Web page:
Is the Monster classified as a zombie?


          A zombie is a corpse said to be brought back to life by witchcraft, this is believed by many religions in Africa and the Caribbean, but the most popular form of a zombie, as seen on the hit T.V. show The Walking Dead, is person who has been turned into a creature capable of movement, but other brain activity, this kind of zombie is said to feed on human flesh. The Monster, from the novel Frankenstein by Mary Shelley, I think can be classified as a zombie, but not in the whole eating human flesh sort of way.


In a way, Shelley’s Monster can be classified as a zombie. The Monster was created by Victor, he was hand made with disgusting, decaying, discolored body parts of different dead corpses, and so he was technically dead before he was brought to life. A zombie was a once alive human being, now dead and discolored corpse that has been brought back to life. The Monster and a zombie are similar in that sense.  Zombies can move their body parts, walk, and groan. When the monster was first created this is all he could do as well, he didn’t know how to speak yet, and could walk and move his body parts, just like the walking dead. Zombies have been known for a while to be horrifying, in the novel Frankenstein, the Monster is horrifying and is frightened by all who sees him.  These are some ways that the Monster could be classified as a zombie.


With that being said, there are many points and qualities of the Monster from the novel, Frankenstein, which could be argued to not be a zombie. For instance the Monster developed the ability to speak, which he learned to do by listening to the cottagers. However zombies cannot talk or speak, all they do is groan. In the Novel the Monster shows emotion, he shows complete despair when Victor dies at the end of the book, he is downhearted when the Delacys kick him out of the cottage. Zombies don’t show emotions, they don’t show sorrow, they don’t show happiness, they don’t show anything.  The Monster kills Victor’s friends and family, he does not eat the flesh of any of them. Zombies eat human flesh that is how they survive and the only thing they know how to do.  These are some arguments that people can make against the Monster being a zombie.


I personally think that the Monster can be classified as a zombie. This opinion can be argued though. What do you think? Can the Monster be classified as a zombie? Or is the Monster just a monster? You decide.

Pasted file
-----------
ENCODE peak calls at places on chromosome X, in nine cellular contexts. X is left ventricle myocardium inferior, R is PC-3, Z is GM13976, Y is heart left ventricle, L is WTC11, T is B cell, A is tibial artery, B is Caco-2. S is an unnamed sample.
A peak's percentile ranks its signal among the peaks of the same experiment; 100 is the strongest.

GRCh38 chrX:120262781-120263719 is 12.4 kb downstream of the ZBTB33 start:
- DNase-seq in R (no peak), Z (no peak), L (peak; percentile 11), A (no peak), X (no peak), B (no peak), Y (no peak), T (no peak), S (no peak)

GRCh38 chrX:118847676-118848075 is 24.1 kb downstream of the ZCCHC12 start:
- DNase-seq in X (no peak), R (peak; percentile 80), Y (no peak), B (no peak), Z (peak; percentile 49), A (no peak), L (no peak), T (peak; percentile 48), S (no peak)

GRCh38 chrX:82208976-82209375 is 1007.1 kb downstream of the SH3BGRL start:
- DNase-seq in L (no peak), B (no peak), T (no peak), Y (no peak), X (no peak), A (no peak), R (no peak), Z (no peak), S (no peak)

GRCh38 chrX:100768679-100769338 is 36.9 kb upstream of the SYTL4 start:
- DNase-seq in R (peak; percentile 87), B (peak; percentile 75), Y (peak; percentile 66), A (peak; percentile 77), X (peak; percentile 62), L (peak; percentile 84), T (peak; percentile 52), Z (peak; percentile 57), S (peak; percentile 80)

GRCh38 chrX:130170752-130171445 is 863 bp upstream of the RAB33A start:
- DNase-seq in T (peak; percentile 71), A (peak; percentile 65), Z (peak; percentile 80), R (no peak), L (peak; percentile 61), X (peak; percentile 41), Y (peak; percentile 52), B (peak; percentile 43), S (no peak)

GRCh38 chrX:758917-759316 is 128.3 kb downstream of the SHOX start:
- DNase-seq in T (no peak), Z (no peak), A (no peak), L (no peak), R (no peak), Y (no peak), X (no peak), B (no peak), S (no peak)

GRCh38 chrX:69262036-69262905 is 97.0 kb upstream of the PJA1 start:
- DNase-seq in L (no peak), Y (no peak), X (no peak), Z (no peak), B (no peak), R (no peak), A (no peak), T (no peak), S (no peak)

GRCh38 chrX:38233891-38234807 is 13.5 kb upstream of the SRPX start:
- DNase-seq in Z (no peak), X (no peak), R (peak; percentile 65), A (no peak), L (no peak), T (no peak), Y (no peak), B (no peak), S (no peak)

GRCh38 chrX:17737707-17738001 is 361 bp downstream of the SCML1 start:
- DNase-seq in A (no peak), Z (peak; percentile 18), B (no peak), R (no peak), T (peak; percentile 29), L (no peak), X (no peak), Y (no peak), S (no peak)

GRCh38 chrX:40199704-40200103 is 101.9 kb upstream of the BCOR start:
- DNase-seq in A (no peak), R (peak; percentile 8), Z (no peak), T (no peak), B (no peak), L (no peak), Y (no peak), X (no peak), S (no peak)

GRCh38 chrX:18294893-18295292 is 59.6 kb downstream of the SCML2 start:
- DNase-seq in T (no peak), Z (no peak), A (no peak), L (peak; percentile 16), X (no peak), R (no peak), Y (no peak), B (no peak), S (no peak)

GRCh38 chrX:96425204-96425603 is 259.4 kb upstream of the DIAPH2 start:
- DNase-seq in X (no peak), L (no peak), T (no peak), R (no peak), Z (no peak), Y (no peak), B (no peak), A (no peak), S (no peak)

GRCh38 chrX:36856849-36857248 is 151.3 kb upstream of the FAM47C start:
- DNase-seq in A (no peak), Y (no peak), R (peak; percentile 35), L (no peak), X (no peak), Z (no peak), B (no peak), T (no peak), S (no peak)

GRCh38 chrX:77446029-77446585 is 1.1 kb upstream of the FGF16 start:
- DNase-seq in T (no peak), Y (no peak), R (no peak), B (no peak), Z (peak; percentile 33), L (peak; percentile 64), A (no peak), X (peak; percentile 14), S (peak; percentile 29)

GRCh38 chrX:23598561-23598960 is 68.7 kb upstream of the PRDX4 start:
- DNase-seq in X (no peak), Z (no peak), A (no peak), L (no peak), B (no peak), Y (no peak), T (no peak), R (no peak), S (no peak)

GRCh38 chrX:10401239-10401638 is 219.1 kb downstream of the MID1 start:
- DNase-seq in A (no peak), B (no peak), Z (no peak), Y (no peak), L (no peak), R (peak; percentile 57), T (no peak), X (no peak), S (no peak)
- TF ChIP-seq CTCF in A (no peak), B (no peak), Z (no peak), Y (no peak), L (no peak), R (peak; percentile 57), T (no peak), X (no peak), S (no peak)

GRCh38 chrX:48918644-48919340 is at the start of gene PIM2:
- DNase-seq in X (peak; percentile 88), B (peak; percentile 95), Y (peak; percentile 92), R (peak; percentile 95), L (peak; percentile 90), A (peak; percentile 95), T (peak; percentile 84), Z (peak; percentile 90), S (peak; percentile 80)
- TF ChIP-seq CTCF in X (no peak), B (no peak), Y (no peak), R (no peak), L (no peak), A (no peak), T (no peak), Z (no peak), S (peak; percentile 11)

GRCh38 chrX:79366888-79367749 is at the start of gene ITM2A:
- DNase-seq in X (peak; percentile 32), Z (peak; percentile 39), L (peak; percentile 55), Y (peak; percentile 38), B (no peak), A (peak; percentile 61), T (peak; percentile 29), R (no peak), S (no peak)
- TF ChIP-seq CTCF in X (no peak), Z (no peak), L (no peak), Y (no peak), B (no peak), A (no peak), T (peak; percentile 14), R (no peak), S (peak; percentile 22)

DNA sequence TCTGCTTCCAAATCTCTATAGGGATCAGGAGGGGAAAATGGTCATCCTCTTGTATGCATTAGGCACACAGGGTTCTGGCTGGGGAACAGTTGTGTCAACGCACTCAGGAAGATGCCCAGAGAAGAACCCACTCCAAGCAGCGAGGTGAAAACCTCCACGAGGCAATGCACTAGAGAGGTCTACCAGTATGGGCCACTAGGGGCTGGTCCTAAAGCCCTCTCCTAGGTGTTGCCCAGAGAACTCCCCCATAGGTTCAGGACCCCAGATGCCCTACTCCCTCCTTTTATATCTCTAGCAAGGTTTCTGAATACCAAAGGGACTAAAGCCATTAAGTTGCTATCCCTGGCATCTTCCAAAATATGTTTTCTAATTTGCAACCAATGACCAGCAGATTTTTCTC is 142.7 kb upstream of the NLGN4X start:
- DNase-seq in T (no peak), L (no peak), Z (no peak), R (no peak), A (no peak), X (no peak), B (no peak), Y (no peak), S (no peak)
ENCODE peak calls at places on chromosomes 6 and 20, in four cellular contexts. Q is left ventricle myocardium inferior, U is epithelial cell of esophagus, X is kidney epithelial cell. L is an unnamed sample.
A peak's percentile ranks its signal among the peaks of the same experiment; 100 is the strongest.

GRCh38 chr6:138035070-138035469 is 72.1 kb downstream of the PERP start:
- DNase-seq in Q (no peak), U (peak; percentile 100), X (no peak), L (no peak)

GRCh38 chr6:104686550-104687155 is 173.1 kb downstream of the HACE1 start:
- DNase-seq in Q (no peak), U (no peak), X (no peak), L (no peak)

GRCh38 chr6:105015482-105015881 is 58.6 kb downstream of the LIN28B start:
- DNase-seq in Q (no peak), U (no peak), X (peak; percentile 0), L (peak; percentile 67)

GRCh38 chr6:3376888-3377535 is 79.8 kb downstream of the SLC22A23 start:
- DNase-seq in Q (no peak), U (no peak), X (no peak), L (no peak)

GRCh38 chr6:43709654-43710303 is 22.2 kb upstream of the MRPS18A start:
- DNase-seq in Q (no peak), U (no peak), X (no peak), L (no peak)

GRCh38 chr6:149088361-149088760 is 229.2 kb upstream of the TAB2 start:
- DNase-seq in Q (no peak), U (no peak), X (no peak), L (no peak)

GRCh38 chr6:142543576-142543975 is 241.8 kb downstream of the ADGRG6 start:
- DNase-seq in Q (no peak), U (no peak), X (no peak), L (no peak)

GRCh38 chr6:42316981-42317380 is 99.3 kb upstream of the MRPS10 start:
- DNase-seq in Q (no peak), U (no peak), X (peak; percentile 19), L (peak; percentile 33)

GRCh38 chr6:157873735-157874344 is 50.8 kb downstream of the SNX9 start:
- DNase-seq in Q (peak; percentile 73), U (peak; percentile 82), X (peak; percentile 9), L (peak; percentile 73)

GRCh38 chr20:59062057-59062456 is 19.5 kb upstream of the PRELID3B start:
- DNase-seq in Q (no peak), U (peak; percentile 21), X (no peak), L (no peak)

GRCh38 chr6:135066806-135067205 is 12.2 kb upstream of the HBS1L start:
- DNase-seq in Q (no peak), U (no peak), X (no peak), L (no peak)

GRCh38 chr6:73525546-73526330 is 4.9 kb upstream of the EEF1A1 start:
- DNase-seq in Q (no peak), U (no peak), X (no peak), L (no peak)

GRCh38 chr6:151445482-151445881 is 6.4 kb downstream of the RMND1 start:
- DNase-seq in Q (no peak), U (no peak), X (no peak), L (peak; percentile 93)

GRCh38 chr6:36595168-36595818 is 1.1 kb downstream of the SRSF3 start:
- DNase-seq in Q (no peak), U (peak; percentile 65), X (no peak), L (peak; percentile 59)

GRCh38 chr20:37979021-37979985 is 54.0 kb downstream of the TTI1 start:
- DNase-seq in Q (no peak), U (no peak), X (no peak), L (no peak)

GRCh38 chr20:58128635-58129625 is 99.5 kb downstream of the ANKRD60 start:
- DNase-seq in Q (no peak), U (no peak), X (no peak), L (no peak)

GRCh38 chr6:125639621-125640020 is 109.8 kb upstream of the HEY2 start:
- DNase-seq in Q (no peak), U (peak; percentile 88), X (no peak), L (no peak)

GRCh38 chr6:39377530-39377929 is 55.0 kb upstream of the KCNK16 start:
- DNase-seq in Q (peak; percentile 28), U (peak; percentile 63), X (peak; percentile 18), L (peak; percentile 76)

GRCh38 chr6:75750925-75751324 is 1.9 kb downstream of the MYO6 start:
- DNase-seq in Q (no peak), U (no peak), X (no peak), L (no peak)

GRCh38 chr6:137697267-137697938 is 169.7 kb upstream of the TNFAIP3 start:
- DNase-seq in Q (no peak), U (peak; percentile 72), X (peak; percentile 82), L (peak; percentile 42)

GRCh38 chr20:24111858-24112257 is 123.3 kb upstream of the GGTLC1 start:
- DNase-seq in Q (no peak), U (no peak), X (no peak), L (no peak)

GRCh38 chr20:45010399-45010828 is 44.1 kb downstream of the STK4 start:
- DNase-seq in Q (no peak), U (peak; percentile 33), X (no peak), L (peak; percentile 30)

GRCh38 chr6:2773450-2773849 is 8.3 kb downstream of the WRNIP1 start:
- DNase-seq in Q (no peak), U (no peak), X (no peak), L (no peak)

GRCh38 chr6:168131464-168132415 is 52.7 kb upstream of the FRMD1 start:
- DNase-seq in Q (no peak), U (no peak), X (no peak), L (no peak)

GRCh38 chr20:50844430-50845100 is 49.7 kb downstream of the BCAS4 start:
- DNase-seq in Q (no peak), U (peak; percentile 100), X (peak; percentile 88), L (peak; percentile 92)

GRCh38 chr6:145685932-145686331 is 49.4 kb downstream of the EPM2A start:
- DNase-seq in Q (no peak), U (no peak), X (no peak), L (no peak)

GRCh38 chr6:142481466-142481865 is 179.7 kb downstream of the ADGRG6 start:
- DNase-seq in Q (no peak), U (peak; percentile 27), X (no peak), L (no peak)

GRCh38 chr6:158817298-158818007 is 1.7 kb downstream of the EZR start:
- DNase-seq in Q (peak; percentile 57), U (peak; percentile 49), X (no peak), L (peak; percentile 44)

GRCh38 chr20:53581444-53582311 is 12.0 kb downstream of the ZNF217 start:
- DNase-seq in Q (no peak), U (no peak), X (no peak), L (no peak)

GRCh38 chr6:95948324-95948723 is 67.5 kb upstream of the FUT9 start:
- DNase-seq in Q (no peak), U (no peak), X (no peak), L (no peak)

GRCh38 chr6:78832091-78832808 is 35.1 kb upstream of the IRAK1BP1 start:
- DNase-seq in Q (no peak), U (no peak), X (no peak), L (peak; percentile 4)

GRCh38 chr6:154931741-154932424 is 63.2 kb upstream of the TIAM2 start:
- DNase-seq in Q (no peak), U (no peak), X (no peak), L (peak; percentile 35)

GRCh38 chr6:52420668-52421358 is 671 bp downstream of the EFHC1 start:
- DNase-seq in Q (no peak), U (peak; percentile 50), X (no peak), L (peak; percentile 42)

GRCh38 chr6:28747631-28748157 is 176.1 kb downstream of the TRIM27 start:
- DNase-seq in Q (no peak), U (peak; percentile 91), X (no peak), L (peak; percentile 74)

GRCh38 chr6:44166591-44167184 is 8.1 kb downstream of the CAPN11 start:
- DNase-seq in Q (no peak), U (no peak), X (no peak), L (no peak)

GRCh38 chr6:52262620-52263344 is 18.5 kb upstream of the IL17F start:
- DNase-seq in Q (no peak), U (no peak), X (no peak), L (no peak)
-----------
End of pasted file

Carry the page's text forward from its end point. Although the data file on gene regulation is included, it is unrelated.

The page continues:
Shelley, Mary. Frankenstein. New York:Penguin, 2014

Monsters Have Feelings Too!

People NEED to start understanding that not everyone is the same, and that every one has feelings. Like when a kid who grows up in a rough neighborhood and with a rough family, most people automatically assume that this kid isn’t any better than his family, or since he grew up in a rough neighborhood he must be a bad kid when really, he’s the nicest kid you will ever meet. This kind of behavior is demonstrated perfectly in the novel Frankenstein, by Mary Shelley, ever since the Monster was created he has been misunderstood on multiple occasions.

In the novel Frankenstein, the humans take one look at the Monster and are immediately disgusted and push him away. This is seen when the Monster confronts Mr. De Lacey (the blind father in the cottage). Mr. De Lacey actually listened to the Monsters story, since he couldn’t see the Monster and what he looked like, so he couldn’t judge him and he treated him like a human instead of an unwanted animal like his kids. This makes you think about our society today and how it hasn’t really gotten any different.  Today some people will still look at a person of a different race, or someone that has a body deformity or just somebody that doesn’t look like them and they will shut them out, push them away, treat them like garbage. They don’t really consider their feelings, that different person would probably feel unwanted, lonely, and well pretty angry. That is most likely how the Monster felt when Mr. De Lacey’s children pushed him out the door, when really all the Monster wanted was to have someone to talk to and someone to tell his story to.